This however does not mean that we are to continue living in sin to give Him even more glory. With His son’s sacrifice, we have new life and are dead to the sinful life we lived before coming to Christ. Sin is done with. We are victorious in His name and nothing, especially more sin, can separate us from the love of God.

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Well this is part one. Maybe I’ll write a part two next week, or maybe not. For now, I think  I’ll just continue to blab away… to myself.

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3 Responses to “Talking to Myself”

  1. Michael Gormley September 8, 2010 at 4:44 pm #

    WHAT YOU MUST DO TO BE SAVED

    Best of all, the promise of eternal life is a gift, freely offered to us by God (CCC 1727).

    The Catholic Church teaches what the apostles taught and what the Bible teaches: We are saved by grace alone, but not by faith alone (which is what “Bible Christians” teach; see James. 2:24).

    When we come to God and are justified (that is, enter a right relationship with God), nothing preceding justification, whether faith or good works, earns grace.

    But then God plants his love in our hearts, and we should live out our faith by doing acts of love (Galatians 6:2).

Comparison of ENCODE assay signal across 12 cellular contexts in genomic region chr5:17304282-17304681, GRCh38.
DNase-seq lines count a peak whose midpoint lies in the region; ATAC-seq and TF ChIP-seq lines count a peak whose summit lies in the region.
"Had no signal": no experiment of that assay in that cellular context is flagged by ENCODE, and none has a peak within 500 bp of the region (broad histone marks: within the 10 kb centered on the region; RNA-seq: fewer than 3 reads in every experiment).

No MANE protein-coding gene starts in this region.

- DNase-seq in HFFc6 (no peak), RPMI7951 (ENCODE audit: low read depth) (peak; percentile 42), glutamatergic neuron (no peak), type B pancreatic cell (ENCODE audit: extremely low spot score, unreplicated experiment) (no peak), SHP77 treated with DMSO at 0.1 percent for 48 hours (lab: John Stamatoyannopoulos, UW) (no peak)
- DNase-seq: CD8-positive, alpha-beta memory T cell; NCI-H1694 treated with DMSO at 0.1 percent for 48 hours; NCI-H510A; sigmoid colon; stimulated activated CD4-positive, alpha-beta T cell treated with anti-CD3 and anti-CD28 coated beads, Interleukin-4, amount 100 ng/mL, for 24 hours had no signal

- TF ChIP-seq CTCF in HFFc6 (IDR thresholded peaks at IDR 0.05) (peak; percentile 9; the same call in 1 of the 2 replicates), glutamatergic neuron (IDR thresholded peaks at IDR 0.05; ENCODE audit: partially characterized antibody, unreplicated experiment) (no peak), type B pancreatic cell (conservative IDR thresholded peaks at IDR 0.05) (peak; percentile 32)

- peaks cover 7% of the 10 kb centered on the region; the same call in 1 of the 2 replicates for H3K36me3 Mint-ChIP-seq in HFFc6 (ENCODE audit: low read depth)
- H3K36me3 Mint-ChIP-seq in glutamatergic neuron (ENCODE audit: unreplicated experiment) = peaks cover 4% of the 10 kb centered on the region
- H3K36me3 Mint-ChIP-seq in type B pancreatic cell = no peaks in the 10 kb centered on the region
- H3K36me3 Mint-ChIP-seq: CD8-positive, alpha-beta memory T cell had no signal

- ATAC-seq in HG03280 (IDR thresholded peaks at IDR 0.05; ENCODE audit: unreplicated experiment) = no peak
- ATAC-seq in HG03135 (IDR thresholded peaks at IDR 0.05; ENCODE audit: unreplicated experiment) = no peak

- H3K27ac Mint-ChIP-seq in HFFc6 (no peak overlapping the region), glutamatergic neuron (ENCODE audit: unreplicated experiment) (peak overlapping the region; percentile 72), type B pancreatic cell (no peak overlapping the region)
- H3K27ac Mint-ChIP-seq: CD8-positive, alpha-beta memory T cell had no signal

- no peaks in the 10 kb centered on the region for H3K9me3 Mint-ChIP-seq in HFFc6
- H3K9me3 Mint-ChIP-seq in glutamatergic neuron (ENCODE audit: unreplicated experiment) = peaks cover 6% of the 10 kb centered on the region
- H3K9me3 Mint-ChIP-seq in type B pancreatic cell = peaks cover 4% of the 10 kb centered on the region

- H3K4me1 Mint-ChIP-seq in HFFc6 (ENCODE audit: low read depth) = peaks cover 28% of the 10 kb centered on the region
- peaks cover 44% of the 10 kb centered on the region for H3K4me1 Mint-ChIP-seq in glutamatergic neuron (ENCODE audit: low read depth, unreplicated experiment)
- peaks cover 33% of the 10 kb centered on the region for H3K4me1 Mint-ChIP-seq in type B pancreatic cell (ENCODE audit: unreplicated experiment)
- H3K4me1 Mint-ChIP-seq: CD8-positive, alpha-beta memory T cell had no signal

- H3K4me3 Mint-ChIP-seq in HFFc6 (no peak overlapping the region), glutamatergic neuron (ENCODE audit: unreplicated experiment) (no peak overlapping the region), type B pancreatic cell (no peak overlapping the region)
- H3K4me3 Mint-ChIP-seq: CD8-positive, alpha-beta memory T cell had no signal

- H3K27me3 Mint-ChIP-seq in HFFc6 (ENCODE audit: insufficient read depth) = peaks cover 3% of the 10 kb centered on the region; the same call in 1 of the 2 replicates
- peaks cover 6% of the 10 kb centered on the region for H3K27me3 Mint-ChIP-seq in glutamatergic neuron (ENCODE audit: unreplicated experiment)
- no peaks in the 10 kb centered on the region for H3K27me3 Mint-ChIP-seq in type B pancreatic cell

Even though only God’s grace enables us to love others, these acts of love please him, and he promises to reward them with eternal life (Romans 2:6–7, Galatians 6:6–10).

    Thus good works are meritorious. When we first come to God in faith, we have nothing in our hands to offer him.

    Then he gives us grace to obey his commandments in love, and he rewards us with salvation when we offer these acts of love back to him (Romans 2:6–11, Galatians 6:6–10, Matthew 25:34–40).

    15 Nor do they light a lamp and then put it under a bushel basket; it is set on a lampstand, where it gives light to all in the house.

    16 Just so, your light must shine before others, that they may see your good deeds and glorify your heavenly Father. (Matthew 5: 15-16)

    Jesus said it is not enough to have faith in him; we also must obey his commandments. “Why do you call me ‘Lord, Lord,’ but do not do the things I command?” (Luke 6:46, Matthew 7:21–23, 19:16–21).

    We do not “earn” our salvation through good works (Ephesians 2:8–9, Romans 9:16), but our faith in Christ puts us in a special grace-filled relationship with God so that our obedience and love, combined with our faith, will be rewarded with eternal life (Romans 2:7, Galatians 6:8–9).

    Paul said, “God is the one who, for his good purpose, works in you both to desire and to work” (Philippians 2:13).